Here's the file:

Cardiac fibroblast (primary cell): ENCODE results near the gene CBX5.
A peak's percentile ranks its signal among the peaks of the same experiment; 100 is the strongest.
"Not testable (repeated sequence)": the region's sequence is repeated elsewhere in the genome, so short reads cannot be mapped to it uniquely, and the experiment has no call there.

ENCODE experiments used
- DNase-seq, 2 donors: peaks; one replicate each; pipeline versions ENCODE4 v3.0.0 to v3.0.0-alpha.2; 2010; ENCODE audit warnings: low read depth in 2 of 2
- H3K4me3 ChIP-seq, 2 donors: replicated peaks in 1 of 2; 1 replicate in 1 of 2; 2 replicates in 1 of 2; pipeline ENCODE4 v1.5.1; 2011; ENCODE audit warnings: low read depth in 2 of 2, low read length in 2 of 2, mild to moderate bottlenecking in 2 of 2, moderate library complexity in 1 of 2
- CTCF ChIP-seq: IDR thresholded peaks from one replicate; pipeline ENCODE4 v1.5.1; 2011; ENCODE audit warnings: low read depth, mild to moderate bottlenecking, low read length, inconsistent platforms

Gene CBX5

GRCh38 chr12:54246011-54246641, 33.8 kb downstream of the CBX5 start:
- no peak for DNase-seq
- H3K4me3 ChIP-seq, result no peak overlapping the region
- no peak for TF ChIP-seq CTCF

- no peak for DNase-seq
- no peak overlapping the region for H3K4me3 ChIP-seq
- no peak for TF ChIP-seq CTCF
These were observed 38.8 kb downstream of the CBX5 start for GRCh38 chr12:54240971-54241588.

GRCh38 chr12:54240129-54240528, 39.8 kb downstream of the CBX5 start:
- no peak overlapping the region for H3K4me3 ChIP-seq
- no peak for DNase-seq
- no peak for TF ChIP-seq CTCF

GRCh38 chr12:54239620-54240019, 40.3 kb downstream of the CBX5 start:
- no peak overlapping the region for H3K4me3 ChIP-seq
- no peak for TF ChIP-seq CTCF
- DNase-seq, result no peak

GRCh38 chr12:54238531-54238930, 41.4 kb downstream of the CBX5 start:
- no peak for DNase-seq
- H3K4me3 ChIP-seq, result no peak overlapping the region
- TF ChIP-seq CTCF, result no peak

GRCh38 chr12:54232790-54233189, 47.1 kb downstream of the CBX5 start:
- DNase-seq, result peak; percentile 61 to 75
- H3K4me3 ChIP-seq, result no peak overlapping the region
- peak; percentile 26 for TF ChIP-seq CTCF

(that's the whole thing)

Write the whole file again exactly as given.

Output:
Cardiac fibroblast (primary cell): ENCODE results near the gene CBX5.
A peak's percentile ranks its signal among the peaks of the same experiment; 100 is the strongest.
"Not testable (repeated sequence)": the region's sequence is repeated elsewhere in the genome, so short reads cannot be mapped to it uniquely, and the experiment has no call there.

ENCODE experiments used
- DNase-seq, 2 donors: peaks; one replicate each; pipeline versions ENCODE4 v3.0.0 to v3.0.0-alpha.2; 2010; ENCODE audit warnings: low read depth in 2 of 2
- H3K4me3 ChIP-seq, 2 donors: replicated peaks in 1 of 2; 1 replicate in 1 of 2; 2 replicates in 1 of 2; pipeline ENCODE4 v1.5.1; 2011; ENCODE audit warnings: low read depth in 2 of 2, low read length in 2 of 2, mild to moderate bottlenecking in 2 of 2, moderate library complexity in 1 of 2
- CTCF ChIP-seq: IDR thresholded peaks from one replicate; pipeline ENCODE4 v1.5.1; 2011; ENCODE audit warnings: low read depth, mild to moderate bottlenecking, low read length, inconsistent platforms

Gene CBX5

GRCh38 chr12:54246011-54246641, 33.8 kb downstream of the CBX5 start:
- no peak for DNase-seq
- H3K4me3 ChIP-seq, result no peak overlapping the region
- no peak for TF ChIP-seq CTCF

- no peak for DNase-seq
- no peak overlapping the region for H3K4me3 ChIP-seq
- no peak for TF ChIP-seq CTCF
These were observed 38.8 kb downstream of the CBX5 start for GRCh38 chr12:54240971-54241588.

GRCh38 chr12:54240129-54240528, 39.8 kb downstream of the CBX5 start:
- no peak overlapping the region for H3K4me3 ChIP-seq
- no peak for DNase-seq
- no peak for TF ChIP-seq CTCF

GRCh38 chr12:54239620-54240019, 40.3 kb downstream of the CBX5 start:
- no peak overlapping the region for H3K4me3 ChIP-seq
- no peak for TF ChIP-seq CTCF
- DNase-seq, result no peak

GRCh38 chr12:54238531-54238930, 41.4 kb downstream of the CBX5 start:
- no peak for DNase-seq
- H3K4me3 ChIP-seq, result no peak overlapping the region
- TF ChIP-seq CTCF, result no peak

GRCh38 chr12:54232790-54233189, 47.1 kb downstream of the CBX5 start:
- DNase-seq, result peak; percentile 61 to 75
- H3K4me3 ChIP-seq, result no peak overlapping the region
- peak; percentile 26 for TF ChIP-seq CTCF